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  • Disruption and Democracy:Challenges to Consensus and Communication
  • Jane M. Drexler (bio) and Michael Hames-Garcia (bio)

If you do things by consensus, it's not art.

— Joss Whedon

Iris Marion Young's Inclusion and Democracy is a welcome theorization of the possibilities for "deep democracy" in the context of ongoing, structurally unequal power relations.1 In revamping deliberative democratic theory, she attempts to replace the ideal of consensus with one of contestation, but to continue to theorize inclusion as a central goal for deep democracy. In this critique of Inclusion and Democracy, we have chosen to examine what might be missed by considering contestation through the lens of inclusion. As Young understands inclusion, it requires that political action privilege communication directed toward understanding. However, we argue that locating the political value of contestatory speech and action in relation to communication and inclusion can miss other possibilities that might open up spaces for democratic practice.

Young argues, with regard to styles of speech and speech presentation, that Habermas's model of deliberative democracy problematically privileges argument and that it assumes an exclusionary norm of orderliness and articulateness. In such a model of deliberative democracy, argument — the presentation of a logical chain of reasons leading to a logical conclusion — constitutes the legitimate form of discourse in the public sphere. Young, however, argues that privileging argument requires assuming shared premises and conceptual frameworks, "sometimes exclud[ing] the expression of some needs, interests, and suffering of injustice, because these cannot be voiced with the operative premises and frameworks" (37). Young further points out that to privilege argument entails privileging the particular and culturally specific norms of articulateness and dispassionateness (38). Styles of argument are dispassionate and orderly, and in that way, function with illocutionary force towards a noncoerced, rational consensus. Habermas juxtaposes illocutionary force, which involves the establishment of a relationship between speaker and listener through rational speech oriented towards understanding and agreement, to perlocutionary force, which seeks simply to bring about a desired end and in which speakers might therefore strategically manipulate listeners into agreement through the use of variegated, emotional, rhetorical forms of speech. Drawing this strict distinction, however, serves ideologically to mark the culturally specific, articulate, dispassionate, premise-to-conclusion style of argument as nonstrategic, uncoercive communication, while marking other speaking styles as manipulative and illegitimate for speech in the public sphere. Young argues that a political model of deep democracy should not draw this distinction; rather, it should valorize alternative forms of speech, particularly those originating from excluded social positions, as also being motivated by a desire for inclusion.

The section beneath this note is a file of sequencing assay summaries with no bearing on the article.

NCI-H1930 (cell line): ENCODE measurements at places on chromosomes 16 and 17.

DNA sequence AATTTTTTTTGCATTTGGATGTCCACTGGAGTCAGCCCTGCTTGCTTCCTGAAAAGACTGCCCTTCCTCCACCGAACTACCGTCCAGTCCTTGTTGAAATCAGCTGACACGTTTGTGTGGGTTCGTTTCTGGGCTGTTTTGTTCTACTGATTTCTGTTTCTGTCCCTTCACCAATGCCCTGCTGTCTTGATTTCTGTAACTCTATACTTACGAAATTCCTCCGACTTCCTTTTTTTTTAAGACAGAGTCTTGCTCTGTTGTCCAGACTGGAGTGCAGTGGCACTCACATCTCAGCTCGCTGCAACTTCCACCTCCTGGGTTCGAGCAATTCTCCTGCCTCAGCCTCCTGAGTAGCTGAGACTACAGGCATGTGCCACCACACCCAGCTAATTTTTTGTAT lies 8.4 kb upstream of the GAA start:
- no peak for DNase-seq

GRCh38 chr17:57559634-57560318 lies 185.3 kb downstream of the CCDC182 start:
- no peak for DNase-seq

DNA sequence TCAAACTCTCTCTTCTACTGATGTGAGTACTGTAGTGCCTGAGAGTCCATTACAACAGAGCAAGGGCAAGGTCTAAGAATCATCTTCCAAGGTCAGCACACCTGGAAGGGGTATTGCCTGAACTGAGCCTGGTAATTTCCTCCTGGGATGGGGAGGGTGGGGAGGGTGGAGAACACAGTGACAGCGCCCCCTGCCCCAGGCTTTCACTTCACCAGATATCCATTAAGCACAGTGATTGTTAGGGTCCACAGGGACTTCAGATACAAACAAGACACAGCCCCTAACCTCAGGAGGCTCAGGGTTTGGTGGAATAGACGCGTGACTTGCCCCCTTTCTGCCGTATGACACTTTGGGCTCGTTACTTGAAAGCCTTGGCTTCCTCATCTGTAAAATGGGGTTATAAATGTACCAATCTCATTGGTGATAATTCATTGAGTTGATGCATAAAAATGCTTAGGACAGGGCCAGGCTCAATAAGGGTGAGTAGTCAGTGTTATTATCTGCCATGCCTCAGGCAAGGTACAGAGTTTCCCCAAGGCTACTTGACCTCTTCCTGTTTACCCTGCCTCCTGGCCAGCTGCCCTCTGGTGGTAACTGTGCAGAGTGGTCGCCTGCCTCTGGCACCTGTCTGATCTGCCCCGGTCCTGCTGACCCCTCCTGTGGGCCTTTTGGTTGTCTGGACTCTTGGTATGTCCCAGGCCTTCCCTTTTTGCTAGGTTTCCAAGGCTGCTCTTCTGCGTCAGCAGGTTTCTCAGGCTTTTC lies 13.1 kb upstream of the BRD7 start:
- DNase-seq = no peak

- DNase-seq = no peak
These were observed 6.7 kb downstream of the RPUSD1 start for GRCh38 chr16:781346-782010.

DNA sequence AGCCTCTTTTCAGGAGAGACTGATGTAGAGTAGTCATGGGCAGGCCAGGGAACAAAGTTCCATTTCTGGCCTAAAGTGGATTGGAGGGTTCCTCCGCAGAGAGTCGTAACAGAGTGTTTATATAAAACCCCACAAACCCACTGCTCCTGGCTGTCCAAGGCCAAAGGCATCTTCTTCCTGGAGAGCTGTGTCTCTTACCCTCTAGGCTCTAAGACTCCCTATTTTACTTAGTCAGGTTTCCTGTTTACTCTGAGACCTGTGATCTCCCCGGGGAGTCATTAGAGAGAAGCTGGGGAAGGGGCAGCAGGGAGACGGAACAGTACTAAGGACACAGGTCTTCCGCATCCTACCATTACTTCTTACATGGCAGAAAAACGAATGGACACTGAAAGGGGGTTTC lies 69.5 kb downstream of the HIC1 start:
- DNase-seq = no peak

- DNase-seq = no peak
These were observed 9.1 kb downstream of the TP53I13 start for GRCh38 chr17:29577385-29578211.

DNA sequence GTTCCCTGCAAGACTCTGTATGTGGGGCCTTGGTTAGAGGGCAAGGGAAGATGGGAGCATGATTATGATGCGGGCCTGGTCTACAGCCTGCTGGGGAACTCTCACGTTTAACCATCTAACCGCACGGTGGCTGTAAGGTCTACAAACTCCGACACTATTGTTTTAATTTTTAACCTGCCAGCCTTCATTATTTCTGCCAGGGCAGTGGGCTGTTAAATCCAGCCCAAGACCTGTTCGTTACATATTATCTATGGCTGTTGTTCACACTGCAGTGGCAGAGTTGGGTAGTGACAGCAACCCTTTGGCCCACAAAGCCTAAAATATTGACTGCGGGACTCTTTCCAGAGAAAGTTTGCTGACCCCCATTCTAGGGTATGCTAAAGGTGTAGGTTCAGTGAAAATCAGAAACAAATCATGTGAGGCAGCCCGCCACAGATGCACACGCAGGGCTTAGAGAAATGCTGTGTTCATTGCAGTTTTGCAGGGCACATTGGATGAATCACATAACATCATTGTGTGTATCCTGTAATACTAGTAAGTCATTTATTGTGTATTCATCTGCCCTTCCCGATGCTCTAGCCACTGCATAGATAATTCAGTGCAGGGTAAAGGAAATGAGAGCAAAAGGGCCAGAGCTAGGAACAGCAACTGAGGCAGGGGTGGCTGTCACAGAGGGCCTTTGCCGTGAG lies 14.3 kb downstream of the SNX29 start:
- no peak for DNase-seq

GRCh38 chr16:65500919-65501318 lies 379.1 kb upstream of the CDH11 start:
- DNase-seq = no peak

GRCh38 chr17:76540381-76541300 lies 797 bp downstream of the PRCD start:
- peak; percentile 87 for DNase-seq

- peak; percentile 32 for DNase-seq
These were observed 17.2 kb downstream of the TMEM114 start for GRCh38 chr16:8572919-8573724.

While Young describes political communication as struggle, as intervention, she retains her focus on inclusion and on communicative democracy. This is clear from her description of how rhetoric functions in political communication: it expands the topics/issues for debate, enables the entry of excluded groups and perspectives into a public arena so that they may be taken into account, and included in deliberation. Rhetoric situates participants in relation to each other, as they engage with each other in debate. The crucial importance of rhetoric, for Young, is that it enables and ensures democratic inclusion, specifically within the context of structural inequality and informal exclusion (50, 66-67). And as Young argues throughout Inclusion and Democracy, deepening democratic practice requires enabling and ensuring the inclusion in deliberation and decision-making of all groups and individuals who are affected or otherwise involved in a political issue. In attempting to explore the relationship between rhetoric, street demonstrations, and protest, on the one hand, and inclusive democracy on the other, Young argues that these oppositional styles are valuable to the extent that they adhere to a certain level of "reasonableness": "[With] the model of democratic process that I advocate here ... In democratic struggle citizens engage with others in the attempt to win their hearts and minds, that is, their assent. To do so, they should [End Page 56] be open and reasonable, and be prepared to challenge others through criticism and not merely the assertion of opposition" (51; emphasis added).

One of her primary critiques of theories of deliberative democracy is that they privilege a conception of reasonableness that invokes and imposes, among other...


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pp. 56-60
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